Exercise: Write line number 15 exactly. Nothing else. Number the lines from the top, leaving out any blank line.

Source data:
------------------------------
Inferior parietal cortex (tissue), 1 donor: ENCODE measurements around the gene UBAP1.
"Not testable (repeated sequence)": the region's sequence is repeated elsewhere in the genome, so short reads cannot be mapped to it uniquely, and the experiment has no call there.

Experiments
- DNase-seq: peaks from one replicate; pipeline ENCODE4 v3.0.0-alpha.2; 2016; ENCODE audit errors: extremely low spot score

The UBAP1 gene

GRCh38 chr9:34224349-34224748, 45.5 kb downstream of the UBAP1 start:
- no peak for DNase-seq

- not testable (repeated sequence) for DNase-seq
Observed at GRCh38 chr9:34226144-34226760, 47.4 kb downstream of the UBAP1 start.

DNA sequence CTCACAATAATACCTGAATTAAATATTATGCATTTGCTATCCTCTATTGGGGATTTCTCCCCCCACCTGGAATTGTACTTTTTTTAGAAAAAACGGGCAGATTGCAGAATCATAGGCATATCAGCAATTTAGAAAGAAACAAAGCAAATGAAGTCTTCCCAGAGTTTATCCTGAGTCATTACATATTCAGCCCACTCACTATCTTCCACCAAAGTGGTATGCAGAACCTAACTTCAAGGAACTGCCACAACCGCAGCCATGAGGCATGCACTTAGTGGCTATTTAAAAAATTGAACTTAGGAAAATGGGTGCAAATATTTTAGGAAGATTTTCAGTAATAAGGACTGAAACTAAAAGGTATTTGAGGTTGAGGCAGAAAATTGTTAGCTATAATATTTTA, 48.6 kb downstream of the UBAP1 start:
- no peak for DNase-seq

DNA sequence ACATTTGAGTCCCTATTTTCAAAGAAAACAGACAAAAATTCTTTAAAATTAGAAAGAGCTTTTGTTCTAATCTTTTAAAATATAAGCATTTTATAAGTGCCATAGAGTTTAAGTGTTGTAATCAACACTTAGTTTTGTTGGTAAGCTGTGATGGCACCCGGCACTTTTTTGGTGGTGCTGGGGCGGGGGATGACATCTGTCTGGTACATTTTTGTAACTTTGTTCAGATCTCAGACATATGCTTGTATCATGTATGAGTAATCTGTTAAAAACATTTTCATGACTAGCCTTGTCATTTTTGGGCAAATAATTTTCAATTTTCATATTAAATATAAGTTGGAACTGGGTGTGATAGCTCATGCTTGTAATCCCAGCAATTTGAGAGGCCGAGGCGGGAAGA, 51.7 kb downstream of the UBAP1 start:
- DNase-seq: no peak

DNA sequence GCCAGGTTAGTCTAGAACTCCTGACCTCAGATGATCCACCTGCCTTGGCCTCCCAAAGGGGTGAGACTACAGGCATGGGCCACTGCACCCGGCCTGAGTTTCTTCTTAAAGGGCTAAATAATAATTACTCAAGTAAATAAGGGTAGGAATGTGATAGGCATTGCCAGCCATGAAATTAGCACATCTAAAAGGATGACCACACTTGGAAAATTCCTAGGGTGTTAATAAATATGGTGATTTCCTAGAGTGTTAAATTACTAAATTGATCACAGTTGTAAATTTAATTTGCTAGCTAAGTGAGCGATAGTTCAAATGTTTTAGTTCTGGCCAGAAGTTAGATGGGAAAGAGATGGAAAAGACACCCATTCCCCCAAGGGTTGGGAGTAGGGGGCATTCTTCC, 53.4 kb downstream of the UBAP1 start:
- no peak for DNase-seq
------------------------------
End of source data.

- no peak for DNase-seq